Cook: Don't sweat the small stuff, have fun


The recommendation for today’s cook came to us from an authoritative source, Charleston’s own Nathalie Dupree. Nathalie’s kitchen is foremost a classroom, as she has mentored dozens if not hundreds of interns over the years. A delightful part of that experience is becoming an inductee into the “club” of Nathalie’s “chickens,” which really is an honor with a smile on its face.

Name: Daniel M. McKnight

Age: 24

Residence: Charleston

Occupation: Restoration

Family: Mark McKnight, father; June McKnight, mother; Drew McKnight, sister; Gus McKnight, brother; Stewart McKnight, brother; Tucker, dog.

Q. With your interest in food and cooking, what would be your dream job?

A. A dream job actually working in food and food prep every day, for me, would probably be as a private chef or as a caterer. Kitchens are hectic enough places, even before orders come flying in, and I don’t perform well in those high-stress types of environments ... Realistically, I would like to work in food history, maybe as a writer.

I like to pick up secondhand cookbooks at thrift stores and whatnot in hopes that some previous owner has taken some sort of interest in it and maybe, hopefully, has added his/her own spin to a number of recipes; I like to then try the original recipe and their altered one to get a sense of what caused this change to be made and its effectiveness within the dish.

I also enjoy learning about food origins, so food historian is something that’s right up my alley.

Q. You had a five-month internship with Nathalie Dupree. What is the single most valuable thing you learned from her?

A. After all of our conversations about types of flour, growing seasons, cooking times and presentation, the single most important piece of advice I ever received from Nathalie was that when it comes to hosting a dinner party — for any occasion — that the gathering of people to enjoy themselves and each other’s company is what matters most. Basically, don’t sweat the small stuff and enjoy yourself, everyone else is enjoying just being there.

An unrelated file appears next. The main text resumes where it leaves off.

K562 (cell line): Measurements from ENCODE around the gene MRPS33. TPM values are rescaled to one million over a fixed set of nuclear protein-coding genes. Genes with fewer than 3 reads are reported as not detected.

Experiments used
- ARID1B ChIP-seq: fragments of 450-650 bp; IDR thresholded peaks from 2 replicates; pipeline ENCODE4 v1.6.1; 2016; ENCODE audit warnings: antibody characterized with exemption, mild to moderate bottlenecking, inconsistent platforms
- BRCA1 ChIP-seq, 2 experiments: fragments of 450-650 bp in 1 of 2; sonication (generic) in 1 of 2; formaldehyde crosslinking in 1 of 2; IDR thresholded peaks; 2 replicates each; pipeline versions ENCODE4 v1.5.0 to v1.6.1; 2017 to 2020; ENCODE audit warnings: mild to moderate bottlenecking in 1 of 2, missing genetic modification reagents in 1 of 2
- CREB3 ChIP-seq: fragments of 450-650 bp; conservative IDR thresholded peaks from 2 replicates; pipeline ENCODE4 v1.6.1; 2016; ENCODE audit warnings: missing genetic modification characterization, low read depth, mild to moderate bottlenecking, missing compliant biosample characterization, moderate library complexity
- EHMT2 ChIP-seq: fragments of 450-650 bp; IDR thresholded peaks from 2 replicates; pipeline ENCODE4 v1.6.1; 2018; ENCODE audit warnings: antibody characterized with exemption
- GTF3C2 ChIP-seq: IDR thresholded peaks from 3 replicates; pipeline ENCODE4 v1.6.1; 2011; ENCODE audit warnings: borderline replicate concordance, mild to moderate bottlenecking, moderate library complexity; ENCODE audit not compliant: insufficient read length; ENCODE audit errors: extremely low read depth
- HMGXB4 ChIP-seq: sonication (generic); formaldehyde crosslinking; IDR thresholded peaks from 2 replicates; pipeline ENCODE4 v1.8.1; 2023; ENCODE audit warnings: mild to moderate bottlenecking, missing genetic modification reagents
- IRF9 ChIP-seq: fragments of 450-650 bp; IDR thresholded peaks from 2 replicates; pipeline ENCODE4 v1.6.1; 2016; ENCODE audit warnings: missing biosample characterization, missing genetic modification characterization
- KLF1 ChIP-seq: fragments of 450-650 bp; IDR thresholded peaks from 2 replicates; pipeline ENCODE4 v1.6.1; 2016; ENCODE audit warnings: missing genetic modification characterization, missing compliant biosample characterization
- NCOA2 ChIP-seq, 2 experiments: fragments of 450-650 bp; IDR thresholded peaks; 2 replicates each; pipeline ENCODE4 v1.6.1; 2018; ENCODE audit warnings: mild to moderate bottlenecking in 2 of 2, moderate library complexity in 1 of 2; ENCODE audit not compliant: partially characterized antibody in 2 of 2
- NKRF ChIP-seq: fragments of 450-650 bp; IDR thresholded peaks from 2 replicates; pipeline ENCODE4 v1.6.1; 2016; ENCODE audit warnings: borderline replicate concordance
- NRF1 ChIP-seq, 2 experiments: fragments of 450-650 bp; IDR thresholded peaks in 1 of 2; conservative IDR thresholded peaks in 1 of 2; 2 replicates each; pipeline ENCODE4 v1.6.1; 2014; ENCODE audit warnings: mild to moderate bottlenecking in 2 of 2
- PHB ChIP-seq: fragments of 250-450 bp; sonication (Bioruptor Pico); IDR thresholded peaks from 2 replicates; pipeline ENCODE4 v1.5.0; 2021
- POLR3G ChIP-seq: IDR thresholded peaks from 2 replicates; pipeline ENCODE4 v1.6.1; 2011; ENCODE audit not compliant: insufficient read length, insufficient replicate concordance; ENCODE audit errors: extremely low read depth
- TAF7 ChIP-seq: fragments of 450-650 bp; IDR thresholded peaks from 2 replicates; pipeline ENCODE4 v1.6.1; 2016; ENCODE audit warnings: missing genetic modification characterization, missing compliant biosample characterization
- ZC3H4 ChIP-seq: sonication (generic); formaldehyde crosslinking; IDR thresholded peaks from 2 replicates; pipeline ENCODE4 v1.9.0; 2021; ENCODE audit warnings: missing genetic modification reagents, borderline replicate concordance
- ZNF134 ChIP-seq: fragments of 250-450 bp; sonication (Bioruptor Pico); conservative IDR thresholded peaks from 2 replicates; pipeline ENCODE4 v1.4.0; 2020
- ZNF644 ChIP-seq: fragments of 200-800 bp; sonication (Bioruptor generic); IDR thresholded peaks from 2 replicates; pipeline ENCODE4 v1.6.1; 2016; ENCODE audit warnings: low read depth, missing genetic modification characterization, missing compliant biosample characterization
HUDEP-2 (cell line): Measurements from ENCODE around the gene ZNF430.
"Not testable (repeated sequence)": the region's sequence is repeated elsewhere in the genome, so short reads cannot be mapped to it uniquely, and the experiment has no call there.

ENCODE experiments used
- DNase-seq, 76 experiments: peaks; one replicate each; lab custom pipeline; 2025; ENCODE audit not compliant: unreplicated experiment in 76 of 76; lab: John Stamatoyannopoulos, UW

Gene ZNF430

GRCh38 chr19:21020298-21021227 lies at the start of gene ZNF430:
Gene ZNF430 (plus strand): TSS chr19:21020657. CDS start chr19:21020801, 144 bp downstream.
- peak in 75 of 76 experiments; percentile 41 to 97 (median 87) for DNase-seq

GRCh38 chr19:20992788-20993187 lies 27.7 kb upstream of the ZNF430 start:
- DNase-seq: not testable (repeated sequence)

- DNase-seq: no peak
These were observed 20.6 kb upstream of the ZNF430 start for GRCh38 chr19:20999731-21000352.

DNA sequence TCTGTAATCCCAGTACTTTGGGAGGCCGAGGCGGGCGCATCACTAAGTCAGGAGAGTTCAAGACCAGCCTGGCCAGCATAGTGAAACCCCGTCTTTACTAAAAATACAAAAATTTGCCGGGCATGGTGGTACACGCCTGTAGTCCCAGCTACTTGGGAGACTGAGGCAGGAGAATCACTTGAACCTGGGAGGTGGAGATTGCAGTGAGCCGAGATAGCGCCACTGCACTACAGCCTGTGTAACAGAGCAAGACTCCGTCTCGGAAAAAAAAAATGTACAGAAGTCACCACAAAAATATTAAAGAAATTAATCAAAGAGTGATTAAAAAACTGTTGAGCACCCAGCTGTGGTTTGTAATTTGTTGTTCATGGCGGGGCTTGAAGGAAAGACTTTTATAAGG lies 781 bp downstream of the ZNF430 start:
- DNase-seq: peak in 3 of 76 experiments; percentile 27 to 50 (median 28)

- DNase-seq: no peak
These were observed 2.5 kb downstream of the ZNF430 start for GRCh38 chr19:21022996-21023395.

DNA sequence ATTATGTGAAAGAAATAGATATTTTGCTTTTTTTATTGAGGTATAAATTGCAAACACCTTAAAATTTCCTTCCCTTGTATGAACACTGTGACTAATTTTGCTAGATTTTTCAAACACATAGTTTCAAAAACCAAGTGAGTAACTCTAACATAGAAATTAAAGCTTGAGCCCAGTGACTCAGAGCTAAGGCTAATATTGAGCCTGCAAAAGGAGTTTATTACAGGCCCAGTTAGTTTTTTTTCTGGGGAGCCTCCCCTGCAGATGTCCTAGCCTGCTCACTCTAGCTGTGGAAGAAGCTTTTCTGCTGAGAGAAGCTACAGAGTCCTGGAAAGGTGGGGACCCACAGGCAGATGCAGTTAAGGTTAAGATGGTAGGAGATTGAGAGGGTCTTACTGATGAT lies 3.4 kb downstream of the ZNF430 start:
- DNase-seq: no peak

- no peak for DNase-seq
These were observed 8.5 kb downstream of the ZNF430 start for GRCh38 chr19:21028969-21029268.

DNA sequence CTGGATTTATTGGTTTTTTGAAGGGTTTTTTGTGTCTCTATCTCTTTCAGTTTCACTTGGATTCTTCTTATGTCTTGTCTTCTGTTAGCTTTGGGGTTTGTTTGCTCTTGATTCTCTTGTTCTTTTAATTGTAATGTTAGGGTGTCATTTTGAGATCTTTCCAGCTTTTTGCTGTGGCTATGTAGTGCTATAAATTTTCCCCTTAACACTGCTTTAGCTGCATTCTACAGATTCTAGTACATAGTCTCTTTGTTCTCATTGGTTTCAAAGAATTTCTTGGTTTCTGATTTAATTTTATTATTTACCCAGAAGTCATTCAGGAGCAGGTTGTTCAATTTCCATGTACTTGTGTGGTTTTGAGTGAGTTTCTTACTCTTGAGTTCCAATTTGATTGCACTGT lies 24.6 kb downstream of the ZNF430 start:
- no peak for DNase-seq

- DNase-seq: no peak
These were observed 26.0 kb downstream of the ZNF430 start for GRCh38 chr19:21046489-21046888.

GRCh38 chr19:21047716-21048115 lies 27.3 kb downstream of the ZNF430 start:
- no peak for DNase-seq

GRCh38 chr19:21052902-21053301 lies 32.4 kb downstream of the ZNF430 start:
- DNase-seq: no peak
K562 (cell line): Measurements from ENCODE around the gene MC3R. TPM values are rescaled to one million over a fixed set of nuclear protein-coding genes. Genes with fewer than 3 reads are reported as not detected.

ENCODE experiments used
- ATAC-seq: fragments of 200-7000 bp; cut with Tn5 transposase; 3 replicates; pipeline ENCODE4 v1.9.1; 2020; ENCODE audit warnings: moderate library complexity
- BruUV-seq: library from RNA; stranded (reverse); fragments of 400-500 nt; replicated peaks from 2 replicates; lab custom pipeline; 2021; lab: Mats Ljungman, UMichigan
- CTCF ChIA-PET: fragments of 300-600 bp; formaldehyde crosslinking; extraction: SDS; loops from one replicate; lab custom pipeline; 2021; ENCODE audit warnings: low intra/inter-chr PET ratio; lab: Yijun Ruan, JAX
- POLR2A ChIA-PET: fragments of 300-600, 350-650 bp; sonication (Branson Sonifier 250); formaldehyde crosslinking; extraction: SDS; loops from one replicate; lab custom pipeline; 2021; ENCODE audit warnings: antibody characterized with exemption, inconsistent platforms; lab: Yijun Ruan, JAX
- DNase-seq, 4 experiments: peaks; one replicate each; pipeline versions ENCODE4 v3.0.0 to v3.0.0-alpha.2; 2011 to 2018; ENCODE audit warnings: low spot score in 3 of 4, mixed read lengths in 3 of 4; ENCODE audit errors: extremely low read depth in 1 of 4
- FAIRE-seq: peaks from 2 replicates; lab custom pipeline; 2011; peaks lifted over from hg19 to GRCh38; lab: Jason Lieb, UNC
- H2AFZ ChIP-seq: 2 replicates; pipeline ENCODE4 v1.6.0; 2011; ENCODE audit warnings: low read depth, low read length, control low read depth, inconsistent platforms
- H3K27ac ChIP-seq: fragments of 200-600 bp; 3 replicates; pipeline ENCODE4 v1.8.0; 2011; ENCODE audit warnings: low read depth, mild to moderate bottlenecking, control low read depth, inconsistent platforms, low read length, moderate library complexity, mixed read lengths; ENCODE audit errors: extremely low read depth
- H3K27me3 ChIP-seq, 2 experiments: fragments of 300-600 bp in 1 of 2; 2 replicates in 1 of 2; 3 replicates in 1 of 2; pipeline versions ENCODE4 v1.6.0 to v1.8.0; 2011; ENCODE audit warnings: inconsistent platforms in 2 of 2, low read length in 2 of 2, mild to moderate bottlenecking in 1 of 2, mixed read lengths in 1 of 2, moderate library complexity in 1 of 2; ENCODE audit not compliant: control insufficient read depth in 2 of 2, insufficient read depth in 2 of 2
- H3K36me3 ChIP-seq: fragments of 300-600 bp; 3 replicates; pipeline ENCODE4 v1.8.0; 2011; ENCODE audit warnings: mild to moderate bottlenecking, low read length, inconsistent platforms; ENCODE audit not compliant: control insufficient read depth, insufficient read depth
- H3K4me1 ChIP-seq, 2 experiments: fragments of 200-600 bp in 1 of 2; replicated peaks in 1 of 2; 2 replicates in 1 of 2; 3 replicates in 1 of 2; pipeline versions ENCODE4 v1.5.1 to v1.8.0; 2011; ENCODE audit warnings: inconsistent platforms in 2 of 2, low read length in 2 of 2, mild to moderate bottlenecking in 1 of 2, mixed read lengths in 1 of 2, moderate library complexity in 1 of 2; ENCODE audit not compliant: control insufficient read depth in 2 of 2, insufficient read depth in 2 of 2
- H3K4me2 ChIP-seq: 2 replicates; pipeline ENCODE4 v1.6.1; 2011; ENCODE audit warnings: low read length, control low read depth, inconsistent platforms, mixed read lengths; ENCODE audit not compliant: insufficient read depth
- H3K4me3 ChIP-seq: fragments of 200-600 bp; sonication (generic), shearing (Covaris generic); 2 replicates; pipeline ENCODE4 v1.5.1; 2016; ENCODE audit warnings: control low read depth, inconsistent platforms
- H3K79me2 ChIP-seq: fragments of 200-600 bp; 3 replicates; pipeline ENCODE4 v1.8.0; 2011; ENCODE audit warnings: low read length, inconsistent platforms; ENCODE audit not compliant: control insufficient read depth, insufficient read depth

Q. Who or what in the past inspired you to want to cook? And what is the pleasure of cooking for you?

A. As a child, I was always watching what my mom was preparing in the kitchen, I even got in the way on my favorite breakfast days, blueberry muffins. So I guess I’ve always had a natural interest in food and food prep, but it wasn’t until my high school days that I really began to explore cuisine.

I was living with my father at the time and we were going out to eat a lot as he was single and never could cook much of anything except homemade French fries, which are very good.

Eventually, I got fed up with endlessly eating out at the same restaurants every week as my brother was quite the picky eater, so I began to cook from home. I started with things I knew the family liked, and expanded out from there.

Q. Your favorite celebrity chef, and why?

A. My favorite celebrity chef(s), after Nathalie Dupree, of course, would have to be the stars of the 1990s BBC series, “Two Fat Ladies,” Clarissa Wright and Jennifer Paterson. They are my earliest food personality memory, and I found them to be extremely fascinating, from their old motorcycle and sidecar intro to their ridiculous, indiscernible bickering as they filmed. They just made cooking look like fun.

Q. To date, what is a dish or dessert that you have made or created that you were most proud of? What were its challenges?

A. Caramel Sauce. It was through this dish that I learned cooking is as much about sound as it is smell, sight or taste. First off, who doesn’t love a good caramel or caramel sauce? It is a universal dessert topping. While you are making caramel, however, you cannot just trust how it looks or smells, but you will know it’s close to done by its sounds. Caramel may seem simple enough, but like many dishes, it only takes a fraction of a second of overcooking to ruin the whole thing.

Listening to bubbles as they begin to reduce in size but increase in number is important. That means you have reached the soft-crack stage and are seconds away from a perfect caramel, and a minute away from burnt garbage.

The thing about a “burnt” caramel is that it won’t necessarily look burnt ...”

Q. The knife you like best and why.

A. My favorite knife is my Cutco brand paring knife. The beauty of the paring knife is that it is the smaller version of a regular “chef’s knife,” meaning it is easier to control and feasible for a multitude of tasks big or small.

From “Charleston Receipts Repeats”

“A beautiful first course”

Serves: 6

Cooks: 25 minutes

Chill: 2 hours to overnight


1 1/2 cups water

3/4 cup light red wine

1/2 cup sugar

2 generous tablespoons of lemon juice

1 quart of strawberries, hulled and pureed

1/2 cup heavy cream, whipped

1/4 cup sour cream or plain greek yogurt

Blueberries, for garnish

Fresh mint, for garnish


Combine water, wine, sugar and lemon juice. Boil 15 minutes, stirring occasionally. Add strawberries, boiling 10 minutes more, stirring frequently. Cool to lukewarm. Combine whipped cream with sour cream or yogurt and fold into strawberry mixture. Chill well.

— Mrs. Lloyd Arthur Pearson (Margaret Ann Boyd)